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Hey, folks.

The Rodman & Renshaw conference this morning opened with a dialogue between Dan Rather and Alan Greenspan. Some interesting things were discussed. Here's a quick rundown of what was said:

Greenspan's Intro
It was a historic year. The Lehman collapse triggered an integrated series of financial catastrophes because the world has become so intertwined. Fortunately, we're now in the midst of a coordinated and integrated recovery. If there are any surprises for the remainder of the year, it will be on the upside.

Longer-term, recent gains in productivity (cost-cutting has led to significantly increased output per person) may mean higher unemployment unless we continue to use capital productively (more coming on that).

Prospects for Inflation?
In the near term, Greenspan thinks deflation is more likely, but inflation is inevitable longer-term because of our "horrendous" deficits. This is a critical transition period. We need an exit strategy to mop up what was an admittedly useful "explosion of money."
Unfortunately, there is no exit strategy ready to go. Treasury is aware of the problem, but politics may prevent them from doing the rational thing. The recent rise in the price of gold shows that the market has a real understanding of this risk.

What does China's development mean for the world?
First, on the dollar issue, Greenspan noted that if China wants to liquidate its dollars, it has to figure out somewhere to put the proceeds. The only currency with the liquidity to soak up China's dollars is the euro, and he thinks China prefers the dollar to the euro. That said, he does look for China to move dollar assets over time into physical assets, which, while less liquid, will either hold their value better or help China achieve strategic goals.

China is the "900lb gorilla" in world energy markets, and that will affect US energy security.

China's goal right now is to maintain a stable work force, which goes counter some of their longer-term goals. He does not believe the country is doing enough to promote consumerism.

The future of "too big to fail"
Greenspan gave his most animated answer to this issue. He said that the purpose of finance is direct capital towards its most productive uses. This is how the US economy has continued to grow despite its size and what gives us our quality of life. He worries that recent government intervention in the private markets is forcing capital into less productive investments (like US car companies), which will ultimately suffocate our growth and stop upward mobility.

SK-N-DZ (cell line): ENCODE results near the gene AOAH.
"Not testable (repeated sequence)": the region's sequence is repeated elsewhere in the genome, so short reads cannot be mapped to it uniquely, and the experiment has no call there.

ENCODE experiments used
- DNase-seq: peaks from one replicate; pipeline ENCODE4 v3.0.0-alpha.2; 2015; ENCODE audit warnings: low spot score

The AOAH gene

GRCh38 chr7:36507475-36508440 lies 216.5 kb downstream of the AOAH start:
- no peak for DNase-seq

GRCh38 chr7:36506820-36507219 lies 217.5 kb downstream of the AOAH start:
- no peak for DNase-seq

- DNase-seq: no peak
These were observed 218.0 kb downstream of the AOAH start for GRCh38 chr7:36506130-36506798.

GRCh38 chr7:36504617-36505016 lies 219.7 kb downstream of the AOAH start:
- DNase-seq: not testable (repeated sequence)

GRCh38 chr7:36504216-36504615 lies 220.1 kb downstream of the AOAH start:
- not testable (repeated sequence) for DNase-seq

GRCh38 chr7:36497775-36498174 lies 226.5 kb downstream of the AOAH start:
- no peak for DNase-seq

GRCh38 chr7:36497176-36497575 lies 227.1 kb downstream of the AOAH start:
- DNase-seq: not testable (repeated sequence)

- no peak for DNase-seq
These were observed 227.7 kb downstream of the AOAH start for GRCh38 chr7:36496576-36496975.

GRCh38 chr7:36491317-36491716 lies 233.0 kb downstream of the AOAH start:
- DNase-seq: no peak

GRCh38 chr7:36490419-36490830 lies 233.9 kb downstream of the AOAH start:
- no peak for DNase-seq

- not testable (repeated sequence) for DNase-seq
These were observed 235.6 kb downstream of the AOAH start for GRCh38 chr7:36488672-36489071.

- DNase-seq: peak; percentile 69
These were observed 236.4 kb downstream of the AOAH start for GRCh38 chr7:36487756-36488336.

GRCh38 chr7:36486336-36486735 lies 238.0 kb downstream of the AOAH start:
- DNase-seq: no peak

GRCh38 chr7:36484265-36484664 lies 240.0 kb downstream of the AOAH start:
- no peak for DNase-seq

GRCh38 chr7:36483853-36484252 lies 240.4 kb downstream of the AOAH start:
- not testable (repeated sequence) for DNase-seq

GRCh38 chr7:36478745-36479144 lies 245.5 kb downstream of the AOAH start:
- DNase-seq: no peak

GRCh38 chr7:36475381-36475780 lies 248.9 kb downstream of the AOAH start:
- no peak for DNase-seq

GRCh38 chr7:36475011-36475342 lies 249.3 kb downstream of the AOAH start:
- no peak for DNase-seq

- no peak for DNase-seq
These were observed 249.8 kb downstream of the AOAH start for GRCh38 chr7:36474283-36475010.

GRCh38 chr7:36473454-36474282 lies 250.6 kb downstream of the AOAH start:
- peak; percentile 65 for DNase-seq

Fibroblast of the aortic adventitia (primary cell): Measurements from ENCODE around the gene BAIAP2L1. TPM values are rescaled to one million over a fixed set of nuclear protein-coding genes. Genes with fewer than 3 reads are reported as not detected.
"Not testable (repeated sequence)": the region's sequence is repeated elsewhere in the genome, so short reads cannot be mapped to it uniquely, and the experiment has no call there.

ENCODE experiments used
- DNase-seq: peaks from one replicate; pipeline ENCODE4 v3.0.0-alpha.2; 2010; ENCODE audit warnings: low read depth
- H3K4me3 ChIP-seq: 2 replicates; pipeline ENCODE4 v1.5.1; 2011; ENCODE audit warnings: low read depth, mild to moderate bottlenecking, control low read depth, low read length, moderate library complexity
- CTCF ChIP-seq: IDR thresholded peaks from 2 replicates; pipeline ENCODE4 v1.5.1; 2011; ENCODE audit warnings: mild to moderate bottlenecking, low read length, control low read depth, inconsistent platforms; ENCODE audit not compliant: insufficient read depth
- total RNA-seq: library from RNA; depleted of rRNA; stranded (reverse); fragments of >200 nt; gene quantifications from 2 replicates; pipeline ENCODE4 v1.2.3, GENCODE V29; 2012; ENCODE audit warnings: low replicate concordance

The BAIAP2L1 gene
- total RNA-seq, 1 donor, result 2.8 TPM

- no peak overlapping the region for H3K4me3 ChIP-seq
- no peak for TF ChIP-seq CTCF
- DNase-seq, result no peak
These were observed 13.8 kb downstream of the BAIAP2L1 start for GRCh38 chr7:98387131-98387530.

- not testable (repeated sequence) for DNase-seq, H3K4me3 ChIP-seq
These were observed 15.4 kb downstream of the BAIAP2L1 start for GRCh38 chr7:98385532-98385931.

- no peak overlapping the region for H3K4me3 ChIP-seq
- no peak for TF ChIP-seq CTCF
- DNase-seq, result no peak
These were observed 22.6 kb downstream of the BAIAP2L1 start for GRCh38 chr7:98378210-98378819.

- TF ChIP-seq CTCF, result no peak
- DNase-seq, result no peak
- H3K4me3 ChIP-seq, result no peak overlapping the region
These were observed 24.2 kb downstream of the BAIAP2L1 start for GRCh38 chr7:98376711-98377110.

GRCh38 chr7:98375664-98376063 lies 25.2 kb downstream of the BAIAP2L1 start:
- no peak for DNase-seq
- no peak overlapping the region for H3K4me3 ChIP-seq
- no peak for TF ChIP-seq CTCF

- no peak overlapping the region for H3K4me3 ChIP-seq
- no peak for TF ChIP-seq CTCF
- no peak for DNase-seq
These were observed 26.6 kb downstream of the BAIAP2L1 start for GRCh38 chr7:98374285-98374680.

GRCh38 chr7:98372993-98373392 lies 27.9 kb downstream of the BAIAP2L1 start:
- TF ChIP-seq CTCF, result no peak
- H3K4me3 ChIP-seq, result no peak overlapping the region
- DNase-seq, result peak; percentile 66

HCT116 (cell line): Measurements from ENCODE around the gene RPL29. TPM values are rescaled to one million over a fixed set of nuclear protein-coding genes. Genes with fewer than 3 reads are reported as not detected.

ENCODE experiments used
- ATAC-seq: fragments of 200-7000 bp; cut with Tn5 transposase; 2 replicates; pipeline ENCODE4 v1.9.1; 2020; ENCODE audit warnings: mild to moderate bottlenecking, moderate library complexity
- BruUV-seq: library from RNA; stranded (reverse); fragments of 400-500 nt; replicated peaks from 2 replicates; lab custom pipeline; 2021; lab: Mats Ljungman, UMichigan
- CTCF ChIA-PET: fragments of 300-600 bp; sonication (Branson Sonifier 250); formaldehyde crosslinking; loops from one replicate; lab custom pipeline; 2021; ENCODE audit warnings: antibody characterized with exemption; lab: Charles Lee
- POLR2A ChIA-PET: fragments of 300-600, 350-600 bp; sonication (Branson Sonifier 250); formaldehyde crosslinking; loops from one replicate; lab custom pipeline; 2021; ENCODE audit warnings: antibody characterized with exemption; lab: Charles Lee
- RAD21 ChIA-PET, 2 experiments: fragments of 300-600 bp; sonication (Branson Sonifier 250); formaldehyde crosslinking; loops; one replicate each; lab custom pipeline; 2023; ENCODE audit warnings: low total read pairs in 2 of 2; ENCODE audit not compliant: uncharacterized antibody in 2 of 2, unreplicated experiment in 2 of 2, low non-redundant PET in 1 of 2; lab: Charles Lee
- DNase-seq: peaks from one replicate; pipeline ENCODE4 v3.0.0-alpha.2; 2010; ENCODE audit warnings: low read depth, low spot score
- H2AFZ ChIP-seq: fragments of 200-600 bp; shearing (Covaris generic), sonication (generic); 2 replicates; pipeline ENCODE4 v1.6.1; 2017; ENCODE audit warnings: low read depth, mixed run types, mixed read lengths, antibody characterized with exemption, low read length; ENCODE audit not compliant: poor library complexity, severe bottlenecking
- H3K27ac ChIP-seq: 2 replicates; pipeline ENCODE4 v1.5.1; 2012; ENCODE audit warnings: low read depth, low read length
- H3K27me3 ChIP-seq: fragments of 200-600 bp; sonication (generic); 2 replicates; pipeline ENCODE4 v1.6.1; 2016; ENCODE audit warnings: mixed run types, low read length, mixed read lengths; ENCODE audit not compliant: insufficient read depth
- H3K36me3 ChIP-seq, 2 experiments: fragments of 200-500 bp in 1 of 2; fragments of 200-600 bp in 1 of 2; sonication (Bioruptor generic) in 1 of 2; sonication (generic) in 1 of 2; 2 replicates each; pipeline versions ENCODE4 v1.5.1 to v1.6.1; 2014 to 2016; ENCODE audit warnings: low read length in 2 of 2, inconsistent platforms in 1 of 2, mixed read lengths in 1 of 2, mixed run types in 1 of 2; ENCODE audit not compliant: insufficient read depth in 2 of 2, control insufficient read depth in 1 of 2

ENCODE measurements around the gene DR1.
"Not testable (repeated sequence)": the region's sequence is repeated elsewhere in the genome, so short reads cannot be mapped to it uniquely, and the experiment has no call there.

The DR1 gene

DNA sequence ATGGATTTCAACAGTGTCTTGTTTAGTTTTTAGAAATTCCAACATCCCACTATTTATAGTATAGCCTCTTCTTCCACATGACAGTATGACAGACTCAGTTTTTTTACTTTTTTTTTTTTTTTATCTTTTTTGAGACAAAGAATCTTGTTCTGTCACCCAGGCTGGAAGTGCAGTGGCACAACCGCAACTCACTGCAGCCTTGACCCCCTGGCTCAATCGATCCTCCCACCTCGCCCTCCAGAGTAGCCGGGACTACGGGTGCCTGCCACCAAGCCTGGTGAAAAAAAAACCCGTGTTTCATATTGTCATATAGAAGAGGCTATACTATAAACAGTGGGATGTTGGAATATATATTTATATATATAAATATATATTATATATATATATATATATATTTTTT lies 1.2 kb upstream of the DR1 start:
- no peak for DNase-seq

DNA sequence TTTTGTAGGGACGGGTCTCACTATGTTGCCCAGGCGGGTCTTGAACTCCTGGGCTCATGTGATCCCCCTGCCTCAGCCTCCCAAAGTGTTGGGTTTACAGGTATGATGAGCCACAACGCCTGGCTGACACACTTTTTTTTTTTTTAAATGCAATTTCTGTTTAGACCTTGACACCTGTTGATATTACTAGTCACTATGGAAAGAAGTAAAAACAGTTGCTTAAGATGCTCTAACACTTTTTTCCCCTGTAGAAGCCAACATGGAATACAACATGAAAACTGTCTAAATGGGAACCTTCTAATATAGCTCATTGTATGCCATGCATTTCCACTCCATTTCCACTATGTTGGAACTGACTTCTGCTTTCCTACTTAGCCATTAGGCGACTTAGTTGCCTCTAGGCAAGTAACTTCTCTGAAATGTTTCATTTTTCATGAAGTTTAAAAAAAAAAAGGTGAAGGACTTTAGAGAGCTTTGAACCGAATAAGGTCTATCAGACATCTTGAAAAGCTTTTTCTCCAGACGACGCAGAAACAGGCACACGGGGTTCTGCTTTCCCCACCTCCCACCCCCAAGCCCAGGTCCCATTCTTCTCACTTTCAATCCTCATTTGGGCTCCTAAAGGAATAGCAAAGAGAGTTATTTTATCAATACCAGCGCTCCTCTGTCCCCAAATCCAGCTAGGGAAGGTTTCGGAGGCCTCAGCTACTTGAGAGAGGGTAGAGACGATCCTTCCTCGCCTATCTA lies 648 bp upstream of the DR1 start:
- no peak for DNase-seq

What does increased output mean for unemployment?
The natural rate may end up being a number that is higher than what we're used to. But note that the unemployment rate is a lagging indicator. The US economy will grow substantially before we see that growth reflected in the country's jobs numbers.

What does China's growth mean for the agricultural sector?
China's growing food demand and protein demand mean long-term food inflation, which will be a reality for a long time.

What should the government do about bank regulation?
Government should only regulate the things it can regulate, like capital requirements. It should not try to predict and prevent a crisis. The government is very bad at predicting things, and we should not give it the responsibility of making forecasts.

What are the prospects for a worldwide consumer recovery?
Consumers don't differentiate between earned income and capital gains. Thus, when the stock market goes up, they feel rich and spend (see late 1990s). Conversely, when the stock market goes down, they retrench even if they have job stability. Thus, if the stock market continues to go up, we should see a sharp rebound in consumer activity as early as this year. If the stock market goes down again, we will likely see a few years of low growth.

Last words of wisdom
The secret to America's success has been strong protection of property rights. This is the most important aspect of our constitution and the thing that separates us from other world economies. We need to make sure that we don't compromise our commitment to property rights even as we respond to an econmic crisis. Further, he asserted that this was a once in a century event, and that we should recognize it as such. But if we make policy to constantly try to prevent a once in a century event, then we will end up with bad, overly conservative policy.

So live with it and get through it, but don't overreact to it.

Hope you guys find some of those notes helpful. Not everything has implications for international investing, but I thought it was an interesting and thought-provoking conversation.

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